Regarding our long-standing theme of rebalancing in the Eurozone, recent trends have been more negative, so we offer this summary with some relevant charts.

The first four months of the year are usually poor months on a non-seasonally adjusted basis for peripheral countries, so the return to current account deficits in Greece and Spain is not too surprising, but the strong improvement trend has clearly been broken. These countries’ domestic demand has also recovered partially and, thus, imports are rising, but if this trend continues, large current account deficits might re-appear. Two other key elements are whether tourism can continue growing strongly and whether foreign direct investment (FDI) can continue to increase.

Current Accounts in EUR BB
Not seasonally adjusted

Current Accounts in EUR BB

Source: Bloomberg, not seasonally adjusted

Spain’s current account data for May has yet to be released (as of the day of this writing), but its trade balance (in goods) for that month showed a similar deficit trend as the past two years .When including services, however, the BOP trade surplus will likely remain in surplus. The current account deficit is due to high income payments to foreign investors. These payments should decline along with recent bond yields, but the duration and timing of such is far from clear. Notably, in May, goods exports fell 1% YoY (the second decline in a row), but imports rose 7% YoY, neither of which are helpful trends in this regard.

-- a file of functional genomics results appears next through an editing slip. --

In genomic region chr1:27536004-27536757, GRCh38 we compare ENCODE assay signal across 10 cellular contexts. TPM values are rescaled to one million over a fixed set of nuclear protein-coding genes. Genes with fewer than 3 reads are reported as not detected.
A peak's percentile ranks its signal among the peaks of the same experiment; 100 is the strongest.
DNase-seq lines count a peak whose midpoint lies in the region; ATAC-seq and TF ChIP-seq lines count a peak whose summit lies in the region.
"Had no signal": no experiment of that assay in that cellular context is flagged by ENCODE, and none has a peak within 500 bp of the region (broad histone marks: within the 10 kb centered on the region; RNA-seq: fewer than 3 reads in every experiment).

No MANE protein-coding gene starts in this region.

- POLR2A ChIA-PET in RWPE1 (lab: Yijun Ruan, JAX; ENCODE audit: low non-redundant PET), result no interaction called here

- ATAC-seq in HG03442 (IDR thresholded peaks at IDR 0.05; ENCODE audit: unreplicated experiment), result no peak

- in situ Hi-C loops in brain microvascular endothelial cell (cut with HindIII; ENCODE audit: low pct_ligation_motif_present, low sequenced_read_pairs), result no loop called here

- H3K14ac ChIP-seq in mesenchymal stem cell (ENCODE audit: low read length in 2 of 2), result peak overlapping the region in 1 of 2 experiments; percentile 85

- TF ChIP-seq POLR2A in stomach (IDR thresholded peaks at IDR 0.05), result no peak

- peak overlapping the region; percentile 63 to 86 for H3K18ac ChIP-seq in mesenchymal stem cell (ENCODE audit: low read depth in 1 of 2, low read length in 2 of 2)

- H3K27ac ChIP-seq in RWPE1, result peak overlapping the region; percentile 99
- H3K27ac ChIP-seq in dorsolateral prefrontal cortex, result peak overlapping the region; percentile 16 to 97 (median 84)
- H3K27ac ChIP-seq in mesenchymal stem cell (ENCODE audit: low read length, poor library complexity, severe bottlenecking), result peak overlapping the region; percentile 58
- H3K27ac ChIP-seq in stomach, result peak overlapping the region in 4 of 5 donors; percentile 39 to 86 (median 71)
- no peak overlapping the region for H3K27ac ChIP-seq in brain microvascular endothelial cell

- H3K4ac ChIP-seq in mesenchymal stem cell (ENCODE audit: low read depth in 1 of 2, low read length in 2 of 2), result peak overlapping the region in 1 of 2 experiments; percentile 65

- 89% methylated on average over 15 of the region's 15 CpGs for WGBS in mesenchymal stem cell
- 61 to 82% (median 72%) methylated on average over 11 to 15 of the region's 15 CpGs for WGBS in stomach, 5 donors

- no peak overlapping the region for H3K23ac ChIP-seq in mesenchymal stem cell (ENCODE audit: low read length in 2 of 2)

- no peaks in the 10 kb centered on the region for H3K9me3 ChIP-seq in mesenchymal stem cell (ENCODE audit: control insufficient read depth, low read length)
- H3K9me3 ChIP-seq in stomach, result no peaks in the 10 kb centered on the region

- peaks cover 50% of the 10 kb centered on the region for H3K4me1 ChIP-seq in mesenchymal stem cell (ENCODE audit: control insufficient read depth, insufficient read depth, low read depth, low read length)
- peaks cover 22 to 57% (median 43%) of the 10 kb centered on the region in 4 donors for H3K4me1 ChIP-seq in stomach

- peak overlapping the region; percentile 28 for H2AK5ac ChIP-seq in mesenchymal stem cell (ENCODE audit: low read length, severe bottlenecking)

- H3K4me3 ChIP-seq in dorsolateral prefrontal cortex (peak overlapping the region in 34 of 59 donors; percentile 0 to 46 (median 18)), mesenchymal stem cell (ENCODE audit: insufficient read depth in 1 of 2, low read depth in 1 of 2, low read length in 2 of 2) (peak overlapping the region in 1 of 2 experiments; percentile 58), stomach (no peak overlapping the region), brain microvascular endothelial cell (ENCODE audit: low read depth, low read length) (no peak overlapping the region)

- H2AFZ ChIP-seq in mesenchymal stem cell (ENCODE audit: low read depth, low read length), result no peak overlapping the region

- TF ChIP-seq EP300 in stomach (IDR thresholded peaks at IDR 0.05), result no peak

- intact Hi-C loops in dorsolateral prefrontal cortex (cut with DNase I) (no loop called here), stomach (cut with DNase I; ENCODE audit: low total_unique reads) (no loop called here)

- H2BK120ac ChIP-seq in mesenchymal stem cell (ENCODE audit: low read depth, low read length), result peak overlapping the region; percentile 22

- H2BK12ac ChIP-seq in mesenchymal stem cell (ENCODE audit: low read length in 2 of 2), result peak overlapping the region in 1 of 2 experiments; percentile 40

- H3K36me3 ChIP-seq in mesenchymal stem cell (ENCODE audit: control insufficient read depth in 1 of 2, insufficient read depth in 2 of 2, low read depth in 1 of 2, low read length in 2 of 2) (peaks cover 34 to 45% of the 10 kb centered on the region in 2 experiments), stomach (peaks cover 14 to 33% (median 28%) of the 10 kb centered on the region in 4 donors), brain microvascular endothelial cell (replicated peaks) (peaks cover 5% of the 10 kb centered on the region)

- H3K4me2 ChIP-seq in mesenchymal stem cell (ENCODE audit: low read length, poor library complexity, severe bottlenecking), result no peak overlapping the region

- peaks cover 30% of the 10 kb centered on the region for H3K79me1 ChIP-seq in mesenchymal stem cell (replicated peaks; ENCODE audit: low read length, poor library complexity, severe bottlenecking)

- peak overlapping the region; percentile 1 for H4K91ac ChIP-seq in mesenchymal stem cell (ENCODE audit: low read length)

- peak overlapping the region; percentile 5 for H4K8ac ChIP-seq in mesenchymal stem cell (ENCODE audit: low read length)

As the chart to the above right shows, Portugal’s current account has also deteriorated into deficits this year. Exports of goods have been negative YoY for three months in a row through May, while including services, the trade balance has been approximately in balance.

Portugal: Current Account in EUR BB

Portugal: Current Account in EUR BB

Source: Bloomberg, not seasonally adjusted

Ireland’s 1Q current account remained in large surplus, so there is little to worry about. Like most other peripheral countries, if not for its strong improvement in external imbalances over the past few years, the country would have been in deep depression and probably would not have been able to remain in the Eurozone.

Italy’s current account has remained impressively in surplus in the first five months of the year. It has a solid trade surplus due to continuing strength in its exports, while imports remain subdued.

Italy: Current Account, 3-month average, in EUR MM

Italy: Current Account, 3-month average, in EUR MM

Source: Bloomberg, not seasonally adjusted